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The goal of this project was to convey a complex ethical concept to a lay audience from aj ournalistic standpoint. I
interviewed Mr.Michael Taylor, a Ph.D Robotics student atCarnegie Mellon,about the Community Robotics Education
Technology and Empowerment Laboratory. We discussed the projects in the lab,along with the ethical implications of the
proliferation of artificial intelligence in the decision making process of everyday human life.

Retaining Humanity Through Technology
A piece on the CREATE Lab of the Carnegie Mellon Robotics Institute
April 28 2015 | By Yannick Hogarth

Technological developments in the 21st century have expedited and automated many tasks in everyday
life.
For example, a McDonald's computer vision algorithm can tell a cook how many salads, fish
sandwiches or otherwise 'healthy' meals should be prepared- simply based on the number of Toyota
Prius's that enter a drive-through. A customer who drives a hybrid vehicle, through McDonald's
reasoning, is more likely to be health conscious compared to say, a pickup truck driving customer who
might order a Big Mac and multiple orders of fries.
In the home, a robotic pet-food dispenser can automatically feed your dog or cat at regular intervals
without any intervention from the owner. When food is running low, the dispenser automatically places
an order from Amazon, giving the owner more free time, never having to worry about the pet feeding
chore again.
These examples are just two of many instances where technology has taken the decision-making load
off of the human shoulders. No doubt about it, automation is efficient, and frankly, comfortable. But at
what cost?
Agency is the capacity to act as a self-conscious, decision-making human being in our world. Whether
that's through ordering food at McDonald's, or exhibiting empathetic care when feeding our pets- can
our use of artificial intelligence dehumanize us? Does the detachment of seemingly boring and trivial
decisions challenge our human agency?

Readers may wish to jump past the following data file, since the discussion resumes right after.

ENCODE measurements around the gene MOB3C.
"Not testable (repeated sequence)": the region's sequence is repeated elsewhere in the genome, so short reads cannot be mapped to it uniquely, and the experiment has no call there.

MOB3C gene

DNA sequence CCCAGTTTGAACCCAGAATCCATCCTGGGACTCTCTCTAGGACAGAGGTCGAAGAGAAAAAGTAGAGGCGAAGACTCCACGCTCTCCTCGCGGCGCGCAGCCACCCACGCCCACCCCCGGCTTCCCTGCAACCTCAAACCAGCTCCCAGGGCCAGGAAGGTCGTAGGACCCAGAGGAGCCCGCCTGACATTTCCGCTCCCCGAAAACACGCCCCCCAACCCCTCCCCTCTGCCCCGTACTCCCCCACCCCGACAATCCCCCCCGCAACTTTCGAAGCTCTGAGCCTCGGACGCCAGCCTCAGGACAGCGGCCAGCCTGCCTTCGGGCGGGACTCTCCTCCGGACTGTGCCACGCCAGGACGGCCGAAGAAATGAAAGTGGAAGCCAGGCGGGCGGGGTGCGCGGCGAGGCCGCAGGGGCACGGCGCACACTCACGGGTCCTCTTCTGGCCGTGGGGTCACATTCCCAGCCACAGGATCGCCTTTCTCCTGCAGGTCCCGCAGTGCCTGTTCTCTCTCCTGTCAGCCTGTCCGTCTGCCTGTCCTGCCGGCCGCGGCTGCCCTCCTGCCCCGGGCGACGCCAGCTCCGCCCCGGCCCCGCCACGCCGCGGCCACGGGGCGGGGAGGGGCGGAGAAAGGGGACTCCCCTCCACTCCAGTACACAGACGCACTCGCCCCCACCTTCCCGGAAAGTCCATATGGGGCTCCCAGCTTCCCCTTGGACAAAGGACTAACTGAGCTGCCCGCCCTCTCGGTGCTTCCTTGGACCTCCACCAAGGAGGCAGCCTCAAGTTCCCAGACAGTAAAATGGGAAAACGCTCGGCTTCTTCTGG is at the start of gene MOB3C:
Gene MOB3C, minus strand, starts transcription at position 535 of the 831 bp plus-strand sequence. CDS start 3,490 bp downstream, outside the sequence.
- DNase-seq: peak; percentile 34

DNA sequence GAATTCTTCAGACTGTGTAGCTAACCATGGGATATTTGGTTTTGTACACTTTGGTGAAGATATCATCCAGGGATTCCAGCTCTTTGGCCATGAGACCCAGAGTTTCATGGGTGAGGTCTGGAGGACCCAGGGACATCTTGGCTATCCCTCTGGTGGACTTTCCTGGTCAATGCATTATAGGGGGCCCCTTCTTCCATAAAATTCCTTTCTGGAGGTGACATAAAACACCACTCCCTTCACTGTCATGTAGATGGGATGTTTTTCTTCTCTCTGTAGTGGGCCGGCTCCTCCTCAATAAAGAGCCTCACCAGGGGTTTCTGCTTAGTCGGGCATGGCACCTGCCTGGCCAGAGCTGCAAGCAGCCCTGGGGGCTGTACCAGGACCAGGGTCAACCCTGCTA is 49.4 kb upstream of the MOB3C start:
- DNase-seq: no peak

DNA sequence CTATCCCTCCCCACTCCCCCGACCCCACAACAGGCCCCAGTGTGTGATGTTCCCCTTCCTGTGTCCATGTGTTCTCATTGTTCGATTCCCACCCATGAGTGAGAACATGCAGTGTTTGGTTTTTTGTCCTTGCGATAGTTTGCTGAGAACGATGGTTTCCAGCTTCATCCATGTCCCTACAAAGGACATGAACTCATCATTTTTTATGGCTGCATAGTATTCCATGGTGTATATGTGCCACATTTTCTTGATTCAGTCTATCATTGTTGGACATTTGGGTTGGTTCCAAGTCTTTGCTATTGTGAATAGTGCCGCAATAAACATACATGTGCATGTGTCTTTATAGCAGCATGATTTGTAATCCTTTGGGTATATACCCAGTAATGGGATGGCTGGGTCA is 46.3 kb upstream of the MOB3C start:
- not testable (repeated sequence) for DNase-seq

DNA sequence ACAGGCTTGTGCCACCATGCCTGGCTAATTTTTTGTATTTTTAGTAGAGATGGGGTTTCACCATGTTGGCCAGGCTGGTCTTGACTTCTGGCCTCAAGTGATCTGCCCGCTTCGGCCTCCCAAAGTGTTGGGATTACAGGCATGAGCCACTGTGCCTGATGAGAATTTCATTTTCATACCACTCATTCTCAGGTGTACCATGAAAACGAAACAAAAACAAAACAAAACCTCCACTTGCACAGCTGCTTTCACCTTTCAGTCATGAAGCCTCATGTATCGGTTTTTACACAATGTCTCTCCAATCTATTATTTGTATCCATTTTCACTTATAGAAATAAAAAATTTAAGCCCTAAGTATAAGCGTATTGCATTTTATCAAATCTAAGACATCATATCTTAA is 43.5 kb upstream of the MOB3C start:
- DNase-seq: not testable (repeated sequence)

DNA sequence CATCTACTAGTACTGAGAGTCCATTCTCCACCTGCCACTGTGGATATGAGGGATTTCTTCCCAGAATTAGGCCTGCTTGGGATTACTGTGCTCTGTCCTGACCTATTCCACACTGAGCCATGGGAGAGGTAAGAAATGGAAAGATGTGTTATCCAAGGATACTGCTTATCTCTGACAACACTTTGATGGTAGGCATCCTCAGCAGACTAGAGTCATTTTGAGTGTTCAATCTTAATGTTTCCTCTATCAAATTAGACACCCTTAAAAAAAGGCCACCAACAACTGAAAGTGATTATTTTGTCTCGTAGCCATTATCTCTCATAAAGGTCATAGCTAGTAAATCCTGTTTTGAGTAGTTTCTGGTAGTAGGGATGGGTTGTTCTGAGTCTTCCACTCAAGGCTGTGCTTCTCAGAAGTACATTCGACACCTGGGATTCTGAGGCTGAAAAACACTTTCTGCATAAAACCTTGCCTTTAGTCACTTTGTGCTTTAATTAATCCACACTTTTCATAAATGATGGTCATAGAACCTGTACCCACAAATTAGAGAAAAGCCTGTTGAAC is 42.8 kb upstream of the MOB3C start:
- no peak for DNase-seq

This has been a major subject in the ethical debate about robotics for decades.
One extreme viewpoint claims that there is absolutely nothing wrong with the increased use of robotics
in our society. Those on the other end of the spectrum however, argue that we as a society should reject
techno-centricity, lest we end up in a dystopian reality where machines make all of the 'human'
decisions for us, thus effectively controlling our lives, and rendering the human obsolete.
Some take a stance in somewhere in the middle, and argue that technology and artificial intelligence
(AI) itself isn't the problem. As a matter of fact, technology and robots are here to stay, and can
actually be used to bring back agency to the human user.
The CREATE Lab of the Carnegie Mellon Robotics Institute takes such a stance.

CREATE's Role
One can find the Community Robotics Education Technology and Empowerment (CREATE)
Laboratory tucked away in a hallway on the ground floor of the Robert Mehrabian Collaborative
Innovation Center. An interview with graduate student Michael Taylor shed more light on what the lab
contributes to not only the community, but also the ethical discussion of robotics. He has already
completed his Masters degree at the Robotics Institute, but desired to stay with the CREATE Lab as a
Ph.D student, after taking the graduate course, 'Ethics and Robotics' taught by the head of the lab,
Professor Illah Nourbakhsh.
“Traditional academia is not the path I want to go down” says Taylor, “but the lab here is different.
CREATE stands for Community Robotics Education Technology and Empowerment. I focus on the
empowerment part.”
“A lot of what we do, is develop technology, and program that technology to empower people to
investigate issues that they care about. We want technology that helps people, to be more like people.”